Hedge and Private Equity Funds

The Chief of the SEC’s Enforcement Division’s Asset Management Unit, recently, indicated that the SEC Staff is now looking at identifying hedge and private equity fund RIAs, who may have higher risk issues like previous fraud allegations.  See http://www.sec.gov/news/speech/2012/spch121812bk.htm

In particular, the SEC is looking at when RIA managers delay fund liquidation to continue to receive

The SEC announced that it will most likely look at four main areas when examining newly registered hedge fund advisers.

Those areas are marketing and advertising, portfolio management, conflicts of interest, and client asset safety.  This approach will be followed as a result of certain risk assessments made by the SEC Staff.  Essentially, the SEC Staff does

The SEC’s Division of Investment Management has publicly stated that it will review the regulations relating to the Investment Advisers Act of 1940 given the large influx of new RIAs as a consequence of the registration of hedge and private equity fund managers.

These new RIAs, now, account for roughly 40% of all RIAs.  IM is looking

Recently, in a settled SEC enforcement action, a mutual fund manager allegedly used an option strategy, but the SEC believed it was more speculative than hedging.  See http://www.sec.gov/litigation/admin/2012/33-9377.pdf.

The SEC focused on the fact that the prospectus only permitted options for hedging, instead, the SEC claimed option trading was used to speculate.  The SEC

Despite past false starts and losses, the SEC has announced that it will continue to bring actions against individuals and control persons.

Many believe that such a focus by the SEC will lead to more litigation.  Further, an individual’s ability to defend these actions has been severely limited since the passage of the Dodd-Frank Act.  The

As many know, the Dodd-Frank Act confirmed the SEC’s power to seek and/or impose certain penalties and remedies.  A recent case against a hedge fund manager, In the Matter of John W. Lawton, illustrates just how far the SEC is willing to go.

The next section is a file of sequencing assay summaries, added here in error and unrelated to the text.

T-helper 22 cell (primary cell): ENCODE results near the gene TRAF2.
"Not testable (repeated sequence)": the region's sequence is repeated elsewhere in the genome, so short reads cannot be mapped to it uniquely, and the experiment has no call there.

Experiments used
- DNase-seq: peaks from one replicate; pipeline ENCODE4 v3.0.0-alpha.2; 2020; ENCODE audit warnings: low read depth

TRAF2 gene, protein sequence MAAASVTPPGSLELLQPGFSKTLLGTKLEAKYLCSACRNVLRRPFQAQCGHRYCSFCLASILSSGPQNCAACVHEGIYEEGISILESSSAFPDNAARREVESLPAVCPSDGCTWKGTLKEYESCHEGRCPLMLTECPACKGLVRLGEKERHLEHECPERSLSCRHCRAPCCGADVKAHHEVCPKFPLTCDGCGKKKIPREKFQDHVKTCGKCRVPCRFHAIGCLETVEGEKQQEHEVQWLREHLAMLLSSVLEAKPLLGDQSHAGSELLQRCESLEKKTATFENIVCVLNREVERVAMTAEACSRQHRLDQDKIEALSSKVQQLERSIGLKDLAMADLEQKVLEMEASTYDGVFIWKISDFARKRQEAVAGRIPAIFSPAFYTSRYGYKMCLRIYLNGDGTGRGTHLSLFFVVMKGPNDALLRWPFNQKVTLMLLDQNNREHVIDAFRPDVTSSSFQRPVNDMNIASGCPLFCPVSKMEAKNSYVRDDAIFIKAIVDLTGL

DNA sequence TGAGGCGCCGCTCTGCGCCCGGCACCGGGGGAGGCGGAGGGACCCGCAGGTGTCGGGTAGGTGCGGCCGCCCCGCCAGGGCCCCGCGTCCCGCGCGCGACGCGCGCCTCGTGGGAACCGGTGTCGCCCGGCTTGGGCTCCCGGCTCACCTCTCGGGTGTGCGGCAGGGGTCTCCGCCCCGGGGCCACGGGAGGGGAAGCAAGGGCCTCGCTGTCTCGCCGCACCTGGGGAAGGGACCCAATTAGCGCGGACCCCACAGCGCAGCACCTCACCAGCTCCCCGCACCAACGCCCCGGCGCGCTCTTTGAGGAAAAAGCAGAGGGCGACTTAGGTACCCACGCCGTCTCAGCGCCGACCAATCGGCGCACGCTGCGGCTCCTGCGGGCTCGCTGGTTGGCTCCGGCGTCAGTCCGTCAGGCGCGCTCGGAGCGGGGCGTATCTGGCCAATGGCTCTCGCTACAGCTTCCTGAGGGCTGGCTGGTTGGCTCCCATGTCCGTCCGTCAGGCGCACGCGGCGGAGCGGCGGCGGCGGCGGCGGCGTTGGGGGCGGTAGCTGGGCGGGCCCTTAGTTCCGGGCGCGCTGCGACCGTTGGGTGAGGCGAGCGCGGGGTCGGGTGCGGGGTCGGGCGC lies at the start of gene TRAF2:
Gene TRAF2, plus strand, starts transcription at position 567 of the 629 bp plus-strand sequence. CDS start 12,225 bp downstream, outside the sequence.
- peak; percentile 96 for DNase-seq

The manager was accused of fraud.  After a hearing, the SEC

The SEC’s Office of Compliance Inspections and Examinations (“OCIE”) issued a release directed to newly registered investment advisers (“RIAs”).  The release was a “hello” to these RIAs to make them aware of the National Exam Program (“NEP”) and explain the Presence Exams Initiative (“PEI”).  An RIA is “newly registered” if it registered with the SEC

The SEC’s Division of Investment Management has announced that nearly 4,000 investment advisors have registered with the SEC pursuant to the Dodd-Frank Wall Street Reform and Consumer Protection Act of 2010. 

In fact, with the switch to state registration, Investment Management estimates that there will be over 10,000 RIAs with approximately $8.6 trillion in assets under management.  These RIAs

In recent days, industry and investor advocates have been fighting over the general solicitation and advertising exemptions in private placements that went into effect with the JOBS Act.

Further, these advocates are also discussing the definition of the accredited investor standard.  Investor groups are looking to tighten these standards while industry advocates are seeking flexibility. 

In an interesting no-action letter, the SEC Staff stated it would not recommend enforcement action if a company did not register as an investment adviser where the company provided investment advisory services solely to its parent company and subsidiaries.  See Allianz of America, Inc., dated May 25, 2012, at http://www.sec.gov/divisions/investment/noaction/2012/allianzamerica052512-203a.htm.

The SEC Staff found